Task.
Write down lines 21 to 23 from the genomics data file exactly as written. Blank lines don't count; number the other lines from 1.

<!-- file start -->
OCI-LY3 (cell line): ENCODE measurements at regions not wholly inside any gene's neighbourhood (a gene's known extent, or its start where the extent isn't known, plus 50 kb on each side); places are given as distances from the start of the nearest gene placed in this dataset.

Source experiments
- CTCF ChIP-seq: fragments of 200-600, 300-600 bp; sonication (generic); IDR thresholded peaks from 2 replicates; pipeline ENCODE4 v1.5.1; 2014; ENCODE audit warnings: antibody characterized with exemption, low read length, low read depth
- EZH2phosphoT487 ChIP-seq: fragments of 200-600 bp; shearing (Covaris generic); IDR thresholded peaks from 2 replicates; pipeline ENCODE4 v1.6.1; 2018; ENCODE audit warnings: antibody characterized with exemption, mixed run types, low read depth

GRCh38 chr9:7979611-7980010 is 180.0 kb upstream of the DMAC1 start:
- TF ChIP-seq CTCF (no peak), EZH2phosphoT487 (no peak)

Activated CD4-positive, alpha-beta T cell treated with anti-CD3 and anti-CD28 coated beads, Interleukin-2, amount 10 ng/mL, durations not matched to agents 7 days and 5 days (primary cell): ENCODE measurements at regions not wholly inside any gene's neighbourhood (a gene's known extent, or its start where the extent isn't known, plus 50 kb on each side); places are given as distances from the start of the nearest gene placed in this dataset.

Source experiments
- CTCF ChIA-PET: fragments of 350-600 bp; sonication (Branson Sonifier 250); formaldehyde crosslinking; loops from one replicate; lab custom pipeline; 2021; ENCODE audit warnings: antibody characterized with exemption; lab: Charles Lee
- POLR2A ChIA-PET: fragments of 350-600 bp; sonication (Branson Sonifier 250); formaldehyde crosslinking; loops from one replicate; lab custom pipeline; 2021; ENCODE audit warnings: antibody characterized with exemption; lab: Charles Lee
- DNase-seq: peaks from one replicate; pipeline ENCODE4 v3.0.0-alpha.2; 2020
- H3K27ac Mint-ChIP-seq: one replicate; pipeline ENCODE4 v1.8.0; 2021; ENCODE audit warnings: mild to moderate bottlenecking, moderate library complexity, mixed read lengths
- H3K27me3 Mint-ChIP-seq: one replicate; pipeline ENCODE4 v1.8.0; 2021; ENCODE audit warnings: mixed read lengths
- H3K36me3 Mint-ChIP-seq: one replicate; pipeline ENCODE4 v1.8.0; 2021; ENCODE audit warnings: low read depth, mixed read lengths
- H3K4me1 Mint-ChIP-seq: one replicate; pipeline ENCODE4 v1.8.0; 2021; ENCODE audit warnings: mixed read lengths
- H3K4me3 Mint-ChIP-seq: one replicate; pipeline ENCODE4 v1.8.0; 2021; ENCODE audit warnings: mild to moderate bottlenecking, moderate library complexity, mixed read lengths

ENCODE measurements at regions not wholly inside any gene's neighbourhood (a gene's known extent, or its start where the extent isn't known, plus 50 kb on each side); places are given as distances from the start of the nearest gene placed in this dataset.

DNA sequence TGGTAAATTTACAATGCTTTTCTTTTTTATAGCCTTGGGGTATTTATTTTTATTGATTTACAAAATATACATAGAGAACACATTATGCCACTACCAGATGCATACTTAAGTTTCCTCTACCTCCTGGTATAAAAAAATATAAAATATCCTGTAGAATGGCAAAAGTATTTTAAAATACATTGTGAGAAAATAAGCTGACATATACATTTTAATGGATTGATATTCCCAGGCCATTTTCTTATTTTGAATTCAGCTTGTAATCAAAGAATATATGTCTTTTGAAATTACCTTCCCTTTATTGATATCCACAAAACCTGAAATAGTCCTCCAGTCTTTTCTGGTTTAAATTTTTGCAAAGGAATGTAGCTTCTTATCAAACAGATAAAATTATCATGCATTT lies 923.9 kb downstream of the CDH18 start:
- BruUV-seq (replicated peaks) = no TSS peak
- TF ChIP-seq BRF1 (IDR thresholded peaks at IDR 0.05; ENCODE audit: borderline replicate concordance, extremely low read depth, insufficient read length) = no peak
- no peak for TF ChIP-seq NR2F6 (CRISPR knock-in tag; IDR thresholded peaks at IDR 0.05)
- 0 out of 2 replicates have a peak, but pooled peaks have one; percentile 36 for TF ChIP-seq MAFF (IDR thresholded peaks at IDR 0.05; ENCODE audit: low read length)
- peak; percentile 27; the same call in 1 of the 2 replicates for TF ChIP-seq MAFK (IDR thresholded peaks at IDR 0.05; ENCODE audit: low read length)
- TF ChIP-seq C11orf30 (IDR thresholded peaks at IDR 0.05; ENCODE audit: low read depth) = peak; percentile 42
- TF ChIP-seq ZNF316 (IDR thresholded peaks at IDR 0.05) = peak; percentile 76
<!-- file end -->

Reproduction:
- no peak for TF ChIP-seq NR2F6 (CRISPR knock-in tag; IDR thresholded peaks at IDR 0.05)
- 0 out of 2 replicates have a peak, but pooled peaks have one; percentile 36 for TF ChIP-seq MAFF (IDR thresholded peaks at IDR 0.05; ENCODE audit: low read length)
- peak; percentile 27; the same call in 1 of the 2 replicates for TF ChIP-seq MAFK (IDR thresholded peaks at IDR 0.05; ENCODE audit: low read length)